Brixham: More than 50 people in Devon ill from contaminated water - as South West Water's owner posts £166m profit

More than 50 cases of cryptosporidium have been confirmed in Brixham, the Devon town where around 17,000 households have been told to boil their drinking water, health bosses have said.

The UK Health Security Agency (UKHSA) said on Tuesday 57 people had been affected, a rise of 11 cases since Friday, and said more cases are expected to be confirmed this week.

It comes on the day Pennon Group, the parent company of South West Water (SWW), which supplies the area and has apologised for the outbreak, announced an 8.6% increase in underlying operating profits to £166.3m.

Explainer: What is crytosporidium?

Earlier, Pennon Group said about £3.5m in compensation will be paid to customers affected by the parasite outbreak - after raising the amount to £215 for impacted customers.

Around 17,000 households in the Brixham area have been told to boil their drinking water since last week following an outbreak of cryptosporidiosis - a waterborne disease which can cause unpleasant symptoms such as diarrhoea and vomiting.

On Saturday afternoon, SWW lifted the boiling restrictions for 14,500 homes after water quality monitoring results found no traces of cryptosporidium in the Alston supply area.

However, the water company said some 2,500 properties in the Hillhead supply area should continue to boil their supply before drinking it.

"The health and safety of our customers remains our absolute priority," the company said in a statement.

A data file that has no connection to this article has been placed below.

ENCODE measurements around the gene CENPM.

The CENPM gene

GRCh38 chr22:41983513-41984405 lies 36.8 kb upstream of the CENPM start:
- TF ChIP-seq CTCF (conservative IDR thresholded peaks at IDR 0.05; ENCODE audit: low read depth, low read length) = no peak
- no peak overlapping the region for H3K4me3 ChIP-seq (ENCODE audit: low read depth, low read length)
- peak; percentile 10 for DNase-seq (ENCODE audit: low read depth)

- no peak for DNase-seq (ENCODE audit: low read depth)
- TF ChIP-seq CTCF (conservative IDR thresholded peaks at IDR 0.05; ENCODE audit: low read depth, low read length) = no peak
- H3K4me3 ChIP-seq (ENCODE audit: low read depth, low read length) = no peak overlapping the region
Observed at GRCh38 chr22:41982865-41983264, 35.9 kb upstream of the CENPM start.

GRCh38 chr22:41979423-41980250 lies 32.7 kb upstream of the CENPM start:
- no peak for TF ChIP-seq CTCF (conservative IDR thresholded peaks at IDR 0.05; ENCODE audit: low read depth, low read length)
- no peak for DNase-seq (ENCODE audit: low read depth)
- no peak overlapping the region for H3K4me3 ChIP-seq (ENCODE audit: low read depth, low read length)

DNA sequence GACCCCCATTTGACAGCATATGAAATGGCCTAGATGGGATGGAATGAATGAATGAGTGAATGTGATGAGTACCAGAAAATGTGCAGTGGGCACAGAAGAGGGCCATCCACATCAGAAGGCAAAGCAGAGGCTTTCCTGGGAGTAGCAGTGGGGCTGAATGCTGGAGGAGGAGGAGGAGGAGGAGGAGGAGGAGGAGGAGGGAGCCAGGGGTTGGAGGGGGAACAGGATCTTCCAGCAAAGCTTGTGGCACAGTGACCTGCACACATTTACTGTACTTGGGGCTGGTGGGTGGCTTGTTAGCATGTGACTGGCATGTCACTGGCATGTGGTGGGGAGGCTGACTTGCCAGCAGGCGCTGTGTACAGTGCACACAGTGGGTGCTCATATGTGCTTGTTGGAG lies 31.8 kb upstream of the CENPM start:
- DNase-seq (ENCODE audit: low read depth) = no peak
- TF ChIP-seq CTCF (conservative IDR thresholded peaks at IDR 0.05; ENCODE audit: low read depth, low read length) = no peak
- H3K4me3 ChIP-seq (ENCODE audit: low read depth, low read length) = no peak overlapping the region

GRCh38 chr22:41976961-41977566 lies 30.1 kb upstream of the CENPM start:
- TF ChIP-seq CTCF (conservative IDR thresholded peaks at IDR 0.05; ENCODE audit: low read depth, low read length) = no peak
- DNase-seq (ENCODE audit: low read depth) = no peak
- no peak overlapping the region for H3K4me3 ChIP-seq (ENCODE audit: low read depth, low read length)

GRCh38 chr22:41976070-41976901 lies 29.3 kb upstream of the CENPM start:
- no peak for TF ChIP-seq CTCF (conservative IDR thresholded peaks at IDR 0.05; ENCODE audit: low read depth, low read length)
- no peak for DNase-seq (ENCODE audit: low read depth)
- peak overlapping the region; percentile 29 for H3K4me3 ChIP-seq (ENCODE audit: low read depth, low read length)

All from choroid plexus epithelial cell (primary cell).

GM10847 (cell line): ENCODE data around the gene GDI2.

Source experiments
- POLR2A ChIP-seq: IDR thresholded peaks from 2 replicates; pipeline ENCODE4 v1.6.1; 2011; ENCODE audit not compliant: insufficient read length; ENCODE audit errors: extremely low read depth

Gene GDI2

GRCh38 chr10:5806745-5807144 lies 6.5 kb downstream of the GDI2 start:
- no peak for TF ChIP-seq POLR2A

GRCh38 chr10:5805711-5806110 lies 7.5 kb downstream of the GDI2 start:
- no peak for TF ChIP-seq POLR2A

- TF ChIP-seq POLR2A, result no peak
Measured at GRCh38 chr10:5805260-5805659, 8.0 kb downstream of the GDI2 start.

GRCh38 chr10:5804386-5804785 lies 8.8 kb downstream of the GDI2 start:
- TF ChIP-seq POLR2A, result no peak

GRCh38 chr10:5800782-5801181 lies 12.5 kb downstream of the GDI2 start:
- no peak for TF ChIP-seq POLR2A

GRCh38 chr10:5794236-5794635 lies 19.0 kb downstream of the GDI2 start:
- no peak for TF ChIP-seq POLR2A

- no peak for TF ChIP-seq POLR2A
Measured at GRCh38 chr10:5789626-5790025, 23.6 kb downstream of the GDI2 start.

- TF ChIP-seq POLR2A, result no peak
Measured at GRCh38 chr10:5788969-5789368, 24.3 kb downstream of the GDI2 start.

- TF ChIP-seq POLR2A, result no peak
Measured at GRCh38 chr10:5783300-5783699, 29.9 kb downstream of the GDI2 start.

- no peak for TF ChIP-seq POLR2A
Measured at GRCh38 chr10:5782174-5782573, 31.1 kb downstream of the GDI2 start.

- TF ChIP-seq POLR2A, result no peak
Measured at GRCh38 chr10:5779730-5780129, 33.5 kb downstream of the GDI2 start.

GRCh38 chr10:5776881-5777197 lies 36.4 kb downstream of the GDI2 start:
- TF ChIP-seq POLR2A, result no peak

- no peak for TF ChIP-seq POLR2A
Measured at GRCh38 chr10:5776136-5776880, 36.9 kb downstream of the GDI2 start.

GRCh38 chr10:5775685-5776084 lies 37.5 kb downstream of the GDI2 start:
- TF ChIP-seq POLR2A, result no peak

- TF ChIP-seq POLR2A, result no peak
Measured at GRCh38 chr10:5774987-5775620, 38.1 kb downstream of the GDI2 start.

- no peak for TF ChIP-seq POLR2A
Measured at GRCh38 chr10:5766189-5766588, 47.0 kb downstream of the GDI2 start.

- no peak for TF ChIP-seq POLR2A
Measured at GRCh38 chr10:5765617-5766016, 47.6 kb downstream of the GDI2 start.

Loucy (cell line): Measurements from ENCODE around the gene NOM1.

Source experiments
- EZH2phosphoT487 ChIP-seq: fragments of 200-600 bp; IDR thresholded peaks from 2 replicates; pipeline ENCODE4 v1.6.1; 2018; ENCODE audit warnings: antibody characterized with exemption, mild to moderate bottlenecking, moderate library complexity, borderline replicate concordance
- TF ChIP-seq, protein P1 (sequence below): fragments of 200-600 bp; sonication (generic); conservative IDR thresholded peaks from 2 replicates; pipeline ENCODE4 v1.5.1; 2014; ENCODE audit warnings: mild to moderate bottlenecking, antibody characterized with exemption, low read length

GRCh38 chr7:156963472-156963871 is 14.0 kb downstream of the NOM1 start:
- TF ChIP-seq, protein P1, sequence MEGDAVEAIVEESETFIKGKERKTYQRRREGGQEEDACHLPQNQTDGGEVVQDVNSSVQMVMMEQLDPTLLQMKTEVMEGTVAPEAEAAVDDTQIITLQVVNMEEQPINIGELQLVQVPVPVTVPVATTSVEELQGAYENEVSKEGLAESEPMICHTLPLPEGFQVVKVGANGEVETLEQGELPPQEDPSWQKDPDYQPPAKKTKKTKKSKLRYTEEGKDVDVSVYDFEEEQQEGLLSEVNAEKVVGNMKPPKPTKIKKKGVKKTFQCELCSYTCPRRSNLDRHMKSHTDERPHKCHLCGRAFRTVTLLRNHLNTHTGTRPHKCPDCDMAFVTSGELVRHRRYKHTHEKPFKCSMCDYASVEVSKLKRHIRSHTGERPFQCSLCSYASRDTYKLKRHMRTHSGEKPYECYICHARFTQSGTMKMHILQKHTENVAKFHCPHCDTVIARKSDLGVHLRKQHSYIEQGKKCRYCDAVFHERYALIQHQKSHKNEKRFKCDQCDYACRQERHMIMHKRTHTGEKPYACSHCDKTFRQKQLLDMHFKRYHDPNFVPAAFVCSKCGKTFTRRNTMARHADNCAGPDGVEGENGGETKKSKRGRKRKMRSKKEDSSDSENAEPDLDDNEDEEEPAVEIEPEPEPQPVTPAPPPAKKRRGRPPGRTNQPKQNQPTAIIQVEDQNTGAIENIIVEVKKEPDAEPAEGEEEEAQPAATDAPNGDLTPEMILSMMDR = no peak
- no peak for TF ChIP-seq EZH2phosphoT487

"Early yesterday morning, we began flushing of the wider Hillhead network as we work to eliminate any traces of cryptosporidium.

"We will not lift the boil water notice in Hillhead until we and our public health partners are completely satisfied it is safe to do so."

Cryptosporidiosis is caused by a water-born parasite - cryptosporidium. SWW has said the outbreak was most likely triggered by animal faeces entering a damaged pipe.

It can take between two and 10 days for people to become ill after being exposed, the UKHSA said, so the cases confirmed on Tuesday are those who became unwell before the issue was identified and SWW took steps to end the outbreak.

On Friday, the UKHSA said it was investigating 70 other cases of diarrhoea and vomiting.

Sarah Bird, consultant in health protection for UKHSA South West, said: "South West Water have identified the likely source of the outbreak and are working hard to resolve the issue.

"The data shows the outbreak is associated with people who live in, or have visited the boil water notice area of Brixham and the nearby areas.

"A boil water notice remains in place for a number of residents, and South West Water have a postcode checker on their website for people to check if they are affected.

Ms Bird urged people to wash their hands with hot soapy water, as alcohol hand gel is not enough to kill cryptosporidium.

She said: "Those with symptoms should stay off nursery, school and work for 48 hours since the last episode of illness, and anyone with diarrhoea should not go swimming for 14 days after their last episode of illness.

"This is really important to stop further spread of the illness from person to person."

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Dr Lincoln Sargeant, Torbay Council's Director of Public Health, said: "For those areas still subject to the boil water notice, we continue to support local businesses to operate safely. It is important to emphasise that the outbreak has only affected a small area of Torbay and we remain open for business."

A local MP has called on Pennon to suspend dividend payments to shareholders in the wake of the outbreak.

Anthony Mangnall, the Conservative MP for Totnes, said it was "hugely disappointing" that, with public confidence in South West Water "at an all-time low", Pennon had "decided to go ahead and pay out dividends".

He said: "I have called for Pennon to suspend their dividend offering, which they can do, which they are able to do... If they fail to do so, the chief executive should take the rap for this."